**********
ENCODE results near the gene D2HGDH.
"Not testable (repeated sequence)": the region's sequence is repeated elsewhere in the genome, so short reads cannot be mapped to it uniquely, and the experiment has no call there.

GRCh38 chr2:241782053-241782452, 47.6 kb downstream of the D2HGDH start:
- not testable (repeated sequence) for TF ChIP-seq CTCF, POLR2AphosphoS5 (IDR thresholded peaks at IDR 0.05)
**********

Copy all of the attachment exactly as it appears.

ENCODE results near the gene D2HGDH.
"Not testable (repeated sequence)": the region's sequence is repeated elsewhere in the genome, so short reads cannot be mapped to it uniquely, and the experiment has no call there.

GRCh38 chr2:241782053-241782452, 47.6 kb downstream of the D2HGDH start:
- not testable (repeated sequence) for TF ChIP-seq CTCF, POLR2AphosphoS5 (IDR thresholded peaks at IDR 0.05)